It’s safe to say that we are no strangers to the new second generation Mazda CX-5 crossover. Having sampled one of the two higher-spec diesel variants previously, we find ourselves piloting a petrol-powered variant this time round to see how it fares.
Specifically, we spent an entire weekend piloting the CX-5 2.0 GLS variant, which happens to be the mid-spec offering amongst the three petrol-powered options available. While it’s not as frugal as its diesel sibling, there’s still much to love in this ‘Basic Plus’ variant indeed.
You’ve probably heard – or read – us say this countless times already, but there’s no hiding that Mazda has done well in making the CX-5 look good. Compared to the bulk of its Asian-made segment rivals, this is arguably still the best-looking one, more so when dressed in the ‘Sonic Silver’ paint scheme as featured.
Adding further to the affair here are the tasty 17-inch allow wheels our tester rolled on, as well as the dynamic LED headlights up front that sweetens this crossover’s sleek and sophisticated stance further. Our only disagreement lies in the optional aerokit that Bermaz had fitted on our tester.
Given how the CX-5 already looked good without it, we found this particular bit unnecessary. Nevertheless, we’re certain quite a number of you lot might actually like this sort of thing, but keep it mind it will cost you a few thousand Ringgits more.
Moving along inside and the story is familiar here. Those opting for this mid-spec 2.0 GLS will be glad to know the seats are covered in plush black leather, and it comes with a features count that’s far from Spartan – novel keyless entry and ignition, nifty automatic dual-zone air conditioning and more included.
Space does feel a tad cramped on board compared to the rivaling entry level Honda CR-V 2.0 2WD, but there’s still adequate comforts here for the daily grind. Again, the decent features count makes up for that, with this crossover brimmed with things like cruise control, a neat and intuitive MZD infotainment system, as well as electric driver seat adjustment and two USB charging ports amongst many.
On the move, the CX-5 drives just as well as it looks, with its balanced spring and dampers setup delivering a rather refined and comfortable ride than the previous generation car did. Typically, the electric steering does feel a tad dull and too light at times, but this also means this is one car that won’t tire you out over long drives too.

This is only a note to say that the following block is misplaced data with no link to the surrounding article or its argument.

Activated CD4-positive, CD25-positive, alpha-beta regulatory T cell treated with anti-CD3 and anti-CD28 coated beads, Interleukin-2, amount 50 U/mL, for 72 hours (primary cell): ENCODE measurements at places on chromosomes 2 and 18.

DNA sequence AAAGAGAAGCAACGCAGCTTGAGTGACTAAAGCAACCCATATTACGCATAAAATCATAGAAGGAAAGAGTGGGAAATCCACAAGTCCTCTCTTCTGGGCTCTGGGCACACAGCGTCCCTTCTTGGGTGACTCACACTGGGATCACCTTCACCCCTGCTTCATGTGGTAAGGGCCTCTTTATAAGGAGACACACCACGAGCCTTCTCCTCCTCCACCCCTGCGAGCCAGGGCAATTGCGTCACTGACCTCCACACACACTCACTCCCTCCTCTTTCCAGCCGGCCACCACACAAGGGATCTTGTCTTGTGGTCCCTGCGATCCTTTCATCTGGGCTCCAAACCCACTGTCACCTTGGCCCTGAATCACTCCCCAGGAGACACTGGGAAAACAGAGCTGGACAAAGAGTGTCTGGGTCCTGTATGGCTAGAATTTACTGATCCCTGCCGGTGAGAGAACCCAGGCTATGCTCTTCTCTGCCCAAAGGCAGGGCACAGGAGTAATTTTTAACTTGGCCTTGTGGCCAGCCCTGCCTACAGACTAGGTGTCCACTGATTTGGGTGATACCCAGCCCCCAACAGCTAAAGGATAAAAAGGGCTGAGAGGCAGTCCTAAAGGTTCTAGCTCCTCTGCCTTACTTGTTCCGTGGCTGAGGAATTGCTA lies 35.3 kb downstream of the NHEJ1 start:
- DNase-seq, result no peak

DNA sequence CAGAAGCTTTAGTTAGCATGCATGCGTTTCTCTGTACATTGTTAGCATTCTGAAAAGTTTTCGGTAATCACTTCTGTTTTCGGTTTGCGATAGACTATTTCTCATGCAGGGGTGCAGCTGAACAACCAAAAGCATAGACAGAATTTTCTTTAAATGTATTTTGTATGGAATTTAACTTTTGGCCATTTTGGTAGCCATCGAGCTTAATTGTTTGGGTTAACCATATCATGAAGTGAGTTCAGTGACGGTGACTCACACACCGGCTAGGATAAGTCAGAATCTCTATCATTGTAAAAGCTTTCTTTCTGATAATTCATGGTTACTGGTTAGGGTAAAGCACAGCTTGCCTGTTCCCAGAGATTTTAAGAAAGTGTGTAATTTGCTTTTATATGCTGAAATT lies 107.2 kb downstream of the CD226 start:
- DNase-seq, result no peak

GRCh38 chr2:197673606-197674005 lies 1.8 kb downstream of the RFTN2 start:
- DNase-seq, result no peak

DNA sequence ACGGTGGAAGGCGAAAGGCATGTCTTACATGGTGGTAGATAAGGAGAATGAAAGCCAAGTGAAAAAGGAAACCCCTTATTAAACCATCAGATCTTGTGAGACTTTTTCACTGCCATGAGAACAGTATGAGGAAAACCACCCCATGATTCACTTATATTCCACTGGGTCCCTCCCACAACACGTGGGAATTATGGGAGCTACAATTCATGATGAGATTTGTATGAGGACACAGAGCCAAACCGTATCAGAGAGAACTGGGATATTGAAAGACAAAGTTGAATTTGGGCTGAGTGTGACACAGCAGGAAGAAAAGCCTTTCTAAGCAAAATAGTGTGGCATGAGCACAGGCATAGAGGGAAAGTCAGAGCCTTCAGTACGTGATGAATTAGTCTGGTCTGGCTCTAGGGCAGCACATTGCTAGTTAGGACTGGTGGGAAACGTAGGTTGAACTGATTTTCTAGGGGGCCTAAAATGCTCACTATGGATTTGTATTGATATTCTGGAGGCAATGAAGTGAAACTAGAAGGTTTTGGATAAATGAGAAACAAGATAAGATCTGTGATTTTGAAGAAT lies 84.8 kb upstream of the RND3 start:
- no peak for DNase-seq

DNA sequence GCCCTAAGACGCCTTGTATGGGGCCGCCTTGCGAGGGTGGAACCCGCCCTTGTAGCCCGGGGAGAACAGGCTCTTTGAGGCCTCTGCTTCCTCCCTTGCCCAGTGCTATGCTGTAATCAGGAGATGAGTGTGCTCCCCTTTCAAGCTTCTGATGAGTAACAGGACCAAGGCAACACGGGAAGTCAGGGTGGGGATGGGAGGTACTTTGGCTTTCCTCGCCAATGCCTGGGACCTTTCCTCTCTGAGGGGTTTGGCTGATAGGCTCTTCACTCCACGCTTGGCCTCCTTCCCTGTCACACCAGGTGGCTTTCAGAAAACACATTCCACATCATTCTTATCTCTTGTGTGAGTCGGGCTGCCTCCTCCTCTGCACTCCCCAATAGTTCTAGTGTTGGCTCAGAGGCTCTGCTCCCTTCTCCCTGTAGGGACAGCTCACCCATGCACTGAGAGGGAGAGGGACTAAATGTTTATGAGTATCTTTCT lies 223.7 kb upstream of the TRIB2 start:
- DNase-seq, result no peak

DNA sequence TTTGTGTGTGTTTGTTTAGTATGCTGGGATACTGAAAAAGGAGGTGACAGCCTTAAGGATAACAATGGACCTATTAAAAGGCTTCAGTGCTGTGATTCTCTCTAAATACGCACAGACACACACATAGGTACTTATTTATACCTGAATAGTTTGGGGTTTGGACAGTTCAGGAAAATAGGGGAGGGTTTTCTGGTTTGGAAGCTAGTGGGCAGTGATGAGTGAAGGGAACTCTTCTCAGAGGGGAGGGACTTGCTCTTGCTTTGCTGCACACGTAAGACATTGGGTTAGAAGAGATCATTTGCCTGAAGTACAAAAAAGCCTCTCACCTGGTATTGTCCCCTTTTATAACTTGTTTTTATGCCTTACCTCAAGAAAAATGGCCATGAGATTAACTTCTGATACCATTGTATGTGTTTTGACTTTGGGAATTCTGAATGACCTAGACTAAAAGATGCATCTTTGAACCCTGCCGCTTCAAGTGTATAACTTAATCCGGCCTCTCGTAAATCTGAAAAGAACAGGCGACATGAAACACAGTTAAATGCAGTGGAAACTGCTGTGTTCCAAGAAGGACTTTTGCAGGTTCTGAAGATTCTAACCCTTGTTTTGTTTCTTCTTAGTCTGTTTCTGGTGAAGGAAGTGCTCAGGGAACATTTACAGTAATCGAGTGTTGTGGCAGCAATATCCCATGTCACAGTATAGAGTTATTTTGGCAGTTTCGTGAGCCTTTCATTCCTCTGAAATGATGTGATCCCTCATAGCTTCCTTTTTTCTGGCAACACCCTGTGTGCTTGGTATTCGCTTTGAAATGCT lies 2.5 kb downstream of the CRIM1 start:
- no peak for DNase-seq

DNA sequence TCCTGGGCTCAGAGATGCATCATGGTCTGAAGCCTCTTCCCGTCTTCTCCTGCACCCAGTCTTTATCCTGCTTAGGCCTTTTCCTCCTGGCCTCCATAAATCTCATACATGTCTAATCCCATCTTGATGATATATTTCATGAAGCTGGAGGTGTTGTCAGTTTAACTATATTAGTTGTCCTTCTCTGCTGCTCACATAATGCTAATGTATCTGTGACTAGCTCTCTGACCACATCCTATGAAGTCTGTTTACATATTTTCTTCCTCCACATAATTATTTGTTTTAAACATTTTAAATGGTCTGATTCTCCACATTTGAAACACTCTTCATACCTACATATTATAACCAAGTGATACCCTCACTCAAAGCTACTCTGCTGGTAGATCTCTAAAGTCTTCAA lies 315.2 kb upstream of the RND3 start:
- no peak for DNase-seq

Whilst on that note, it’s worth mentioning that all new CX-5 variants are brimmed with Mazda’s GVC or G-Vectoring Control. If you’ve seen our video on this particular tech on our Facebook page previously, you’d know that this is one ingenious system that enhances comfort and reduces fatigue for long distance drives.
What’s brilliant here too is the peppy yet frugal Skyactiv-G powertrain this CX-5 packs. In this trim, the CX-5 harnesses a 2.0-litre petrol four-cylinder that decently outputs 162hp and 210Nm, the latter from as low as 4,000rpm. All of which powers the front wheels through a slick six-speed automatic transmission as well.
Combined, the package’s rich low- and mid-range torque offers decent amounts of go, getting this crossover’s claimed 1,572kg bulk going effortlessly. More importantly, this powertrain will sip as low as 6.8 litres/100km on average, provided that you keep your right foot application as lightly as possible of course.
On the safety front, you’d be glad to know again that this ‘Basic Plus’ offering doesn’t skimp on this aspect. It has all the things you’d come to expect such as ABS, traction and stability control suites, six airbags, as well as ISOFIX childseat anchors, but there’s also more to that.
Opt for this 2.0 GLS option and it comes further brimmed with Mazda’s SCBS (Smart City Brake Support) autonomous city braking feature, as well as a RCTA (Rear Cross-Traffic Alert) to supplements the reverse camera feature. These alone see this CX-5 trump all of its similarly priced rivals easily.
At this point, some naysayers would keenly point out on how the CX-5 is slightly impractical with its smaller 442-litre boot space, not forgetting the noticeably lower noise, vibration and harshness (NVH) damping compared to some of its rivals. What certainly riles most up would be this CX-5 2.0 GLS’ rather steep RM149,265.50 starting price, and that’s excluding optional aerokit pictured mind you.
In real world terms though, this is still the safest offering in this price bracket, arguably the best looking and perhaps the most frugal one of the lot too. If anything, the inclusion of Mazda’s five-year or 100,000km warranty and three-year or 60,000km free maintenance in said price should ease the mind a little.
After all, this CX-5 does cover all its basics rather well, and it comes with a few extras on top over its peers to impress anyone really. We certainly are.
Kia Sportage 2.0 2WD EX
Very basic but looks good, cheaper and still not a Honda CR-V.
Steep price and small niggles aside, this one covers all the basics and comes with neat extras on safety.
2.0-litre direct-injected 4-cyl petrol,
FWD, 162hp, 210Nm
|Economy||6.8 litres/100km, 159g/km|
|Performance||0-100kph in 10.4 secs, 182kph|